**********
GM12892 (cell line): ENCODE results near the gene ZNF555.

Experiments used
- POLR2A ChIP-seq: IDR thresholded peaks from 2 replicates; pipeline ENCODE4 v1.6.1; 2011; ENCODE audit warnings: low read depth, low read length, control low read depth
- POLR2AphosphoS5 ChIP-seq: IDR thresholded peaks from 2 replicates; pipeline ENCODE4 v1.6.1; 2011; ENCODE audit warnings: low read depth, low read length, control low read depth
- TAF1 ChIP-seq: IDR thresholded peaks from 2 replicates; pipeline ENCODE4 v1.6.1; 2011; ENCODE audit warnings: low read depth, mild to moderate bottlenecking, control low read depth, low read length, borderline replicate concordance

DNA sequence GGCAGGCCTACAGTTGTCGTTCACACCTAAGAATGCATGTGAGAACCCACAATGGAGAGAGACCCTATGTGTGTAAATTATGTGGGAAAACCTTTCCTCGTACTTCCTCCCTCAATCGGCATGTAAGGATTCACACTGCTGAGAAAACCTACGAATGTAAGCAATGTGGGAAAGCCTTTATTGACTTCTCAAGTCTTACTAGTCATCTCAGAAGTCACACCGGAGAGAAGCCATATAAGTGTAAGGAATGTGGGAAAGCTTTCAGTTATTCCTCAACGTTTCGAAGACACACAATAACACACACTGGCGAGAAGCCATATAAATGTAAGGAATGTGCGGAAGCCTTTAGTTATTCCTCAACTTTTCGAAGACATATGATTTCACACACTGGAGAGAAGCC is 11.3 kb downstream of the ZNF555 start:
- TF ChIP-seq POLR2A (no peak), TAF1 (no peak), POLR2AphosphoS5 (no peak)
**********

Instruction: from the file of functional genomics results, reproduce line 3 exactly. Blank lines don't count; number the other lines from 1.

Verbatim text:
- POLR2A ChIP-seq: IDR thresholded peaks from 2 replicates; pipeline ENCODE4 v1.6.1; 2011; ENCODE audit warnings: low read depth, low read length, control low read depth